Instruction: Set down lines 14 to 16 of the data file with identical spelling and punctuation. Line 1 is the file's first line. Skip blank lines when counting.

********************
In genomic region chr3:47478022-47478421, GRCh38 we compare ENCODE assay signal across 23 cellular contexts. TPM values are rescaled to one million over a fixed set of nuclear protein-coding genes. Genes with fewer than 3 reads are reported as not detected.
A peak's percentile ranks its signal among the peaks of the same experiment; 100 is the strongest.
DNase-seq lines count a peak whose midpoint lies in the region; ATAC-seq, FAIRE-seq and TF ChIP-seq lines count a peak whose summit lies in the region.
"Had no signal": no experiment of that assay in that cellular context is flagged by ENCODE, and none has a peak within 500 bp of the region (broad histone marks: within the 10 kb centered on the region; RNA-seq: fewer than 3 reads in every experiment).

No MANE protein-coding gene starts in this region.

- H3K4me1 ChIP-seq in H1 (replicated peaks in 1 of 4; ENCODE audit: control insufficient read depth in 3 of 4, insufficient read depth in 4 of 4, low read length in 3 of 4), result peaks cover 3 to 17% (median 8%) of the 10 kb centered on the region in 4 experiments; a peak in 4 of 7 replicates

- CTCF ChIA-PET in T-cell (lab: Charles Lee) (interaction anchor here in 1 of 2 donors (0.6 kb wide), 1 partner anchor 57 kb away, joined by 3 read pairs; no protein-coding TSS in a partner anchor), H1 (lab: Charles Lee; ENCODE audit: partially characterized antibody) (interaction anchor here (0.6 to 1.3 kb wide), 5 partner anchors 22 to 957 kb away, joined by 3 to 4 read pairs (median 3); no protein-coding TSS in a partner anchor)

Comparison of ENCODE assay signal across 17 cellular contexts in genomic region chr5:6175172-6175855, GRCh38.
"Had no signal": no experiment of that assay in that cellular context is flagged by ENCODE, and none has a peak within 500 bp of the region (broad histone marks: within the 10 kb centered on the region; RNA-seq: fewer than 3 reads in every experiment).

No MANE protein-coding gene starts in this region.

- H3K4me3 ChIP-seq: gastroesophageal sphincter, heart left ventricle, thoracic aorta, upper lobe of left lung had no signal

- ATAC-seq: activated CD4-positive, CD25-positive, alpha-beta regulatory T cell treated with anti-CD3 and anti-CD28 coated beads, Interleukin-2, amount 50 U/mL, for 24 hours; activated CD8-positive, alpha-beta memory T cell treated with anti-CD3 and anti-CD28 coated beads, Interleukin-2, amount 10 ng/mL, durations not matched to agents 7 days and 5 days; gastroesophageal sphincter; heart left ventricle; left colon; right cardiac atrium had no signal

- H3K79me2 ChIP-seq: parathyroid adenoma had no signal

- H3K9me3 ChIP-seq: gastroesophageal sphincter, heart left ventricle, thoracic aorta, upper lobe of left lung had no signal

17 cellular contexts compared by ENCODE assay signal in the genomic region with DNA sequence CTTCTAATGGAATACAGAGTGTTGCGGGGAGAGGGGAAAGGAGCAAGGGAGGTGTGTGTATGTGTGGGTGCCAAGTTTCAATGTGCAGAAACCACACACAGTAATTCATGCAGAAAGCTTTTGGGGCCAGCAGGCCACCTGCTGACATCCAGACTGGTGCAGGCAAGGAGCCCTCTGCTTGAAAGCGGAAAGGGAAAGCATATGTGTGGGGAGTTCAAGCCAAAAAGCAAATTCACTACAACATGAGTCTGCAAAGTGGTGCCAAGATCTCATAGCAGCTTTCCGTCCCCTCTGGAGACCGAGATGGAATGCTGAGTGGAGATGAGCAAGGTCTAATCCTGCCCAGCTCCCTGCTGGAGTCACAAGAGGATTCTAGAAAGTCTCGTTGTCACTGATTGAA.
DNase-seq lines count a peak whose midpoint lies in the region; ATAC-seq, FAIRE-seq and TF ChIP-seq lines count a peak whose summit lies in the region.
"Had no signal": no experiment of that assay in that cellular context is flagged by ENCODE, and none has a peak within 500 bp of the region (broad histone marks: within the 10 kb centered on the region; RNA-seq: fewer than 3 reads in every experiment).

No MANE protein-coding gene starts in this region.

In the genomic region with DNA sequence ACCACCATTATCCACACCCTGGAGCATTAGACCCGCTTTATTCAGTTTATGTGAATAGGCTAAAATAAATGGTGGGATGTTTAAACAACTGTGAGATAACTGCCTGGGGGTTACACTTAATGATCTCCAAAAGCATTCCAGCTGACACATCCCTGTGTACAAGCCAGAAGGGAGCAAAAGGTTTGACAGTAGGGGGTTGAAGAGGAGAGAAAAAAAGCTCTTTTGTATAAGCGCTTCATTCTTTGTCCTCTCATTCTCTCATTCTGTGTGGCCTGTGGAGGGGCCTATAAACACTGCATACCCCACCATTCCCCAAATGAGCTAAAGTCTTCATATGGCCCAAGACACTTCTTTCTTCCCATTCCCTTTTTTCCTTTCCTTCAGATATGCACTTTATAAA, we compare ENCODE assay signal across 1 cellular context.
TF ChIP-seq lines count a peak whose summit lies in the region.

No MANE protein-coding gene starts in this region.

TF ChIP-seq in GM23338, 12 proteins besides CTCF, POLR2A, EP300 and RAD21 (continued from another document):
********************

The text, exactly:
- H3K9me3 ChIP-seq: gastroesophageal sphincter, heart left ventricle, thoracic aorta, upper lobe of left lung had no signal

17 cellular contexts compared by ENCODE assay signal in the genomic region with DNA sequence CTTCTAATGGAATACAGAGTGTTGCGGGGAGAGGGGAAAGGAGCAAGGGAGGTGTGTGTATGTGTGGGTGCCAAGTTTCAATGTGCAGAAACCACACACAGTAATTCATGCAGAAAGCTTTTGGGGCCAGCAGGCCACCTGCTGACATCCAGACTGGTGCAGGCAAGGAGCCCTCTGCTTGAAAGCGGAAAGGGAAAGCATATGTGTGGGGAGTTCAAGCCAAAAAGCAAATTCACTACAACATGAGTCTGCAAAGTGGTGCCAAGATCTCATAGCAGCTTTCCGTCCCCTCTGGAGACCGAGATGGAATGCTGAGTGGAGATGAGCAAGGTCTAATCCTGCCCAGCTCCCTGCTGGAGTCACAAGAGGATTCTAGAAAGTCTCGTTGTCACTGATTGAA.
DNase-seq lines count a peak whose midpoint lies in the region; ATAC-seq, FAIRE-seq and TF ChIP-seq lines count a peak whose summit lies in the region.